New storage upstart Versity offers S3 object storage interface
As well as multi-threaded and SAM-QFS-based archiving software
Versity is an archiving software startup using multi-threaded SAM-QFS.
It was founded in March 2011 by CEO Bruce Gilpin, with a VC background, and CTO Harriet Coverston. She is the tech brains of the outfit and worked at LSC (Large Storage Configurations) from 1986, which developed QFS (Quick File System).
QFS grouped disk drives and provided a file system for them. This software was bought by Sun, where Coverston worked and then found a home in Oracle when Sun was bought by Larry's company.
At Sun QFS was paired with Storage and Archive Manager (SAM), which manages disk and tape bulk storage, and so became SAM-QFS. Sun gave it to the OpenSolaris project in March 2008. It is a hierarchical storage management product (HSM) with cold files copied to tape (IBM, LTO and Oracle formats) from the front-end disk store, as a background operation, and retrieved to disk when needed.
Oracle Hierarchical Storage Manager is basically SAM-QFS.
Versity was self-funded, and run in a penny-pinching and deferred bills payment way for two years, until an undisclosed A-round of funding from Cray in July 2013. Cray is a distribution partner in the HPC market. Versity Storage Manager (VSM), its software product, was released in April 2014.
The software is used by between 10 and 20 customers, including Ovation Data with more than 250PB managed. A million dollar contract was signed by Versity last year.
Gilpin told an IT Press Tour that VSM is open source software and users subscribe to use it. Specifically VSM is a proprietary open core product which legally incorporates SAM-QFS source code, licensed to Versity under the CDDL.
Its architectural features include these:
- Purpose-built archiving file system delivers industry-leading performance
- Policy-based data management application delivers automated storage tiering for continuous storage optimization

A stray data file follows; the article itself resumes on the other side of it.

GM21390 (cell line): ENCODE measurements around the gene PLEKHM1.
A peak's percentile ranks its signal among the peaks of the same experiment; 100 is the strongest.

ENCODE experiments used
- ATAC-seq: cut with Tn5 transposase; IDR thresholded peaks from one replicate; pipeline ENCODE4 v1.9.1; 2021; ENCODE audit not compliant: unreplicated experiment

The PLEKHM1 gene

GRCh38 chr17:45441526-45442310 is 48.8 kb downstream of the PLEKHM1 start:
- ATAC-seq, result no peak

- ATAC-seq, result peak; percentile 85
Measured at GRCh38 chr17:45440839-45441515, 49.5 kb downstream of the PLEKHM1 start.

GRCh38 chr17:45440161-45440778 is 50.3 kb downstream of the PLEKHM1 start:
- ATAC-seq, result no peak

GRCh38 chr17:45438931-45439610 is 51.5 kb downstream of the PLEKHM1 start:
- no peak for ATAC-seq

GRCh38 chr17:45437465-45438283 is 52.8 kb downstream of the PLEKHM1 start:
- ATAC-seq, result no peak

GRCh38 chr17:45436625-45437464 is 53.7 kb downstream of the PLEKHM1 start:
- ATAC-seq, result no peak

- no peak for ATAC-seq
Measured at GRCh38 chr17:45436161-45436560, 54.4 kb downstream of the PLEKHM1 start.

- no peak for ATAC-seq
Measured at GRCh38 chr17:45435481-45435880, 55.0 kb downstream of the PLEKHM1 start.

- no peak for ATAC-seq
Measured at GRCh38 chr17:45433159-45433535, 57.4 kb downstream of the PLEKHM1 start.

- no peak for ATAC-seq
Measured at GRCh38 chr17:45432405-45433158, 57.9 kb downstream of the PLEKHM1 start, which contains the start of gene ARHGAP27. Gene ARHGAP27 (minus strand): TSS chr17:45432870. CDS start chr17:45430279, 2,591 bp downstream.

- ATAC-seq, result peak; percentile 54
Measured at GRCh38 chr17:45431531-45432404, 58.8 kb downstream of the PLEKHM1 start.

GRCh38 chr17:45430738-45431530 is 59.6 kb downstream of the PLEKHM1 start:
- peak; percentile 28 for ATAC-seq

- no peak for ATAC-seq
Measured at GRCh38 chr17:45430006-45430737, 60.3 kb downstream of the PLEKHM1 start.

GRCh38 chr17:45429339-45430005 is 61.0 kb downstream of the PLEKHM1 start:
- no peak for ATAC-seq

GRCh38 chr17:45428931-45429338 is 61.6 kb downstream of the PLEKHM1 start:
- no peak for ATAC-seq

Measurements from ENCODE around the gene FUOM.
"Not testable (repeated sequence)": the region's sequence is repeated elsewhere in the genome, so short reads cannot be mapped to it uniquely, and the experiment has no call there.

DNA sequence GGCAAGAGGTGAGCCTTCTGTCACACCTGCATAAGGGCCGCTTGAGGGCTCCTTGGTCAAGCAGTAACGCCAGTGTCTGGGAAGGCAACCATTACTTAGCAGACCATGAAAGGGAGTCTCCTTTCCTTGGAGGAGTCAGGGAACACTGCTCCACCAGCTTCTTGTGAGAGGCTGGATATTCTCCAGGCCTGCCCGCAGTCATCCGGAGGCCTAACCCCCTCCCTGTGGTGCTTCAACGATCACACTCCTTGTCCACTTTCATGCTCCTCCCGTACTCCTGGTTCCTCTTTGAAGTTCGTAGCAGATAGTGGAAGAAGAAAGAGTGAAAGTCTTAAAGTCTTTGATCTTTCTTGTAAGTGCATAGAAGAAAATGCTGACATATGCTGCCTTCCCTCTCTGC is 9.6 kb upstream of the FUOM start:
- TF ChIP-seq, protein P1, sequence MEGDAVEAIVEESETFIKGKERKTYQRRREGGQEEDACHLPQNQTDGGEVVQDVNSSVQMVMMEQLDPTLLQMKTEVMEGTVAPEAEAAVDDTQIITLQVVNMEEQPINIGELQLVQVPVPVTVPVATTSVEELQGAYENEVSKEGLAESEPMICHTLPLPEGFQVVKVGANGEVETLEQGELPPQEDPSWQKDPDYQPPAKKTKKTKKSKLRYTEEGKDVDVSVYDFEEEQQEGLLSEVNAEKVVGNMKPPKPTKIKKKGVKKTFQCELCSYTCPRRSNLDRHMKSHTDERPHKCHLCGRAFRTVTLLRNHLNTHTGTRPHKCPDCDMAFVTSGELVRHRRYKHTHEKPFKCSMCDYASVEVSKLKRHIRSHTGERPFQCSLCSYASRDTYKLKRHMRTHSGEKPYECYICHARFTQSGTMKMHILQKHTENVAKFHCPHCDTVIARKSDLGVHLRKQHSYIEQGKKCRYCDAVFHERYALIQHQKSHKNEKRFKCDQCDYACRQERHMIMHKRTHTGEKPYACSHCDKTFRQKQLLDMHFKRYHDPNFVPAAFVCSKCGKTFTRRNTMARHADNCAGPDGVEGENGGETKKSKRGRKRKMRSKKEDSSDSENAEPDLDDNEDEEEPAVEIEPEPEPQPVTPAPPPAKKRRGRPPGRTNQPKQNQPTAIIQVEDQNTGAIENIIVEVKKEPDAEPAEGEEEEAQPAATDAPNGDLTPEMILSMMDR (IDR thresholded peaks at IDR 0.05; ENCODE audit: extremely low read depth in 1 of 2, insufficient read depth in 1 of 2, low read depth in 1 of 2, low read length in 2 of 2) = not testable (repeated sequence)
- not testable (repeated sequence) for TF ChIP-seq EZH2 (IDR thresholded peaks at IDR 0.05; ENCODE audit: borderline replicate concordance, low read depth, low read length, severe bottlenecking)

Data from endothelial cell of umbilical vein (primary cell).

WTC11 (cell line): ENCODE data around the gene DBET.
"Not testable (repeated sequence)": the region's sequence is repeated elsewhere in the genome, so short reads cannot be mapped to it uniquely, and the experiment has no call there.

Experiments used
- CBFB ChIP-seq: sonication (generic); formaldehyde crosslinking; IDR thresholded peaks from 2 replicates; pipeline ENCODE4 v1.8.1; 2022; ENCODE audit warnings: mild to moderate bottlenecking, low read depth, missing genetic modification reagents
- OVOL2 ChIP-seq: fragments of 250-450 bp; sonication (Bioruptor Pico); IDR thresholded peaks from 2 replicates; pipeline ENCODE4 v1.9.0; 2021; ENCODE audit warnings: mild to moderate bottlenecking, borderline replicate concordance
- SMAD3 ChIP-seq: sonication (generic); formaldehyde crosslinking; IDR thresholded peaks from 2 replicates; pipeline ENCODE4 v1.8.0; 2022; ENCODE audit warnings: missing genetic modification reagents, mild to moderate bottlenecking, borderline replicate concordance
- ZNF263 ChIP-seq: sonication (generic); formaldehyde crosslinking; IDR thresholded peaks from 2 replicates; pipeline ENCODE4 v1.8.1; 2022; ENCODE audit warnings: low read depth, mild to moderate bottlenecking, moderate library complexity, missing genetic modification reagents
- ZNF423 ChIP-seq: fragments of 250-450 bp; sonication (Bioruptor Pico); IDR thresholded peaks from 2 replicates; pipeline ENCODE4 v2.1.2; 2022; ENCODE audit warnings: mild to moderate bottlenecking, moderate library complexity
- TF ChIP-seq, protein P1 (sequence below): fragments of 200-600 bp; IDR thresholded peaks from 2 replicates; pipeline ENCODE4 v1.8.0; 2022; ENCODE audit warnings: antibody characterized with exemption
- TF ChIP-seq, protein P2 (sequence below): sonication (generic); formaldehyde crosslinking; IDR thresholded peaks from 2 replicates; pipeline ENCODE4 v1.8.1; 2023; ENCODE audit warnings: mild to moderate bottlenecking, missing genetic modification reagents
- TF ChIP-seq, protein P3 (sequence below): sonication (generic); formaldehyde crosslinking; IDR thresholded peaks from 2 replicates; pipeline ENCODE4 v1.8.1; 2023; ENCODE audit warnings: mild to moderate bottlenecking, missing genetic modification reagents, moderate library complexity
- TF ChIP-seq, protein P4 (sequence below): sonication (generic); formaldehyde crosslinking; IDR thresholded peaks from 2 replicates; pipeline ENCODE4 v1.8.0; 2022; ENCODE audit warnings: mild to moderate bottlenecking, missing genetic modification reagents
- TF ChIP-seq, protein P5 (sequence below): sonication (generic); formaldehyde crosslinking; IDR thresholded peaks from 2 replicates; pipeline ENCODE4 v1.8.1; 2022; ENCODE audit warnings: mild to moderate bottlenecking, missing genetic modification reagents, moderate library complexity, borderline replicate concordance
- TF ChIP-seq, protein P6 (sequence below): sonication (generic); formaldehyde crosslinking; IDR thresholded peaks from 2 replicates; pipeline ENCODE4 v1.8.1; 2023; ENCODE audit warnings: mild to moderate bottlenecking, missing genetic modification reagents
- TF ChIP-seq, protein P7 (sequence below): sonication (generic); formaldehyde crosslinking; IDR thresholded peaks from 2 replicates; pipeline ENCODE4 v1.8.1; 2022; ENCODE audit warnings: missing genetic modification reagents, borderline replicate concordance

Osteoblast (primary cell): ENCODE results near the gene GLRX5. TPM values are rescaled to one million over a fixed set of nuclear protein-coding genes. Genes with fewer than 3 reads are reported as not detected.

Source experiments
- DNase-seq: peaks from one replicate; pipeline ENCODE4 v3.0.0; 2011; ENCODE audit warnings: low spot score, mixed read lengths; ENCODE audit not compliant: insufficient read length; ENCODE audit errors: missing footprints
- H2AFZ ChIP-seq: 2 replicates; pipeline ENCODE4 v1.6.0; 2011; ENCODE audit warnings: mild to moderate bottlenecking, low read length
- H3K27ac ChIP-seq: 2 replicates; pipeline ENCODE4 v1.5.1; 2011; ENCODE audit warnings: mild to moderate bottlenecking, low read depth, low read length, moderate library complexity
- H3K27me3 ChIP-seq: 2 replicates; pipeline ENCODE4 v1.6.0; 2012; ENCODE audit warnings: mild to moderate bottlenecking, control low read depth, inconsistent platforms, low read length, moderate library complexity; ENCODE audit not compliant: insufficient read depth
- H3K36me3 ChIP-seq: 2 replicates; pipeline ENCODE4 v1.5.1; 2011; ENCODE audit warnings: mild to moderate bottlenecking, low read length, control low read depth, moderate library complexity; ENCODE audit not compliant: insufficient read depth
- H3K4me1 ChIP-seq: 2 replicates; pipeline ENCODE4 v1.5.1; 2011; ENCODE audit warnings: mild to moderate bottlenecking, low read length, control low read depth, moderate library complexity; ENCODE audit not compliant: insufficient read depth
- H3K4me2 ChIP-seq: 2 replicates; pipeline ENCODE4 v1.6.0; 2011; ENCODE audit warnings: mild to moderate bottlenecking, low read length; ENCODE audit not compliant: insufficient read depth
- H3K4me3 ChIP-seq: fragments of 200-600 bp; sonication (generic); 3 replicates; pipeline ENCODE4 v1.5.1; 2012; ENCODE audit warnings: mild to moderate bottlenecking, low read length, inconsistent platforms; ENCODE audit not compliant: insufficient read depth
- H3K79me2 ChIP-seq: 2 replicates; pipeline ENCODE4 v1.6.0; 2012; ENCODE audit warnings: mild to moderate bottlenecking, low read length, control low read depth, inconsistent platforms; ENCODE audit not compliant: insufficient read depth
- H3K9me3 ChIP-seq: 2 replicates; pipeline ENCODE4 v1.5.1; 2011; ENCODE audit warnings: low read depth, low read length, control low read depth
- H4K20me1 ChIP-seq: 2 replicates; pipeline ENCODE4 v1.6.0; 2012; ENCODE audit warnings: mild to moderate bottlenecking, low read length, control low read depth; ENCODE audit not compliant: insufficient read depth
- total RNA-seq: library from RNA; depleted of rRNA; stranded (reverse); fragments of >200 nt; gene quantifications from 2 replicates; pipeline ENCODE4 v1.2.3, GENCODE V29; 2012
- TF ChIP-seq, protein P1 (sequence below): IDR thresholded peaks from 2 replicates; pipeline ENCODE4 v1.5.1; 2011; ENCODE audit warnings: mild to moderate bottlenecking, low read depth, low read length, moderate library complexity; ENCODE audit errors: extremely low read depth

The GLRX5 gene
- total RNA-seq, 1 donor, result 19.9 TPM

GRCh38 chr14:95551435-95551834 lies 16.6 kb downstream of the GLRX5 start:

- Based on open source SAM-QFS technology installed at hundreds of customer sites worldwide
- Writes to open tar file format to minimize vendor specific dependencies
- <Li<Standard POSIX file system implementation supports a broad range of applications with no customization
The software is said to be fast:
- Tunable system parameters adjust to any application, network type or storage technology
- Archiver moves files at nearly the raw speed of storage hardware
- Metadata can be stored separately to maximize throughput or interspersed with data to accommodate transactional environments
- Variable DAU (Disk Allocation Unit) feature excels in both large and small file performance and can be tuned to support differing workloads
VSM is not object storage and is not a parallel file system. It is archival storage for organisations that do not want to write to an object API, but whch want to retain their existing POSIX interfaces.
Versity is releasing an S3 interface for the backend store, which could be a public cloud or an on-premises S3-using object store. There is a customer for this and the hardware supplier, Gilpin says: "is one of on-premises object storage vendors who sell an appliance."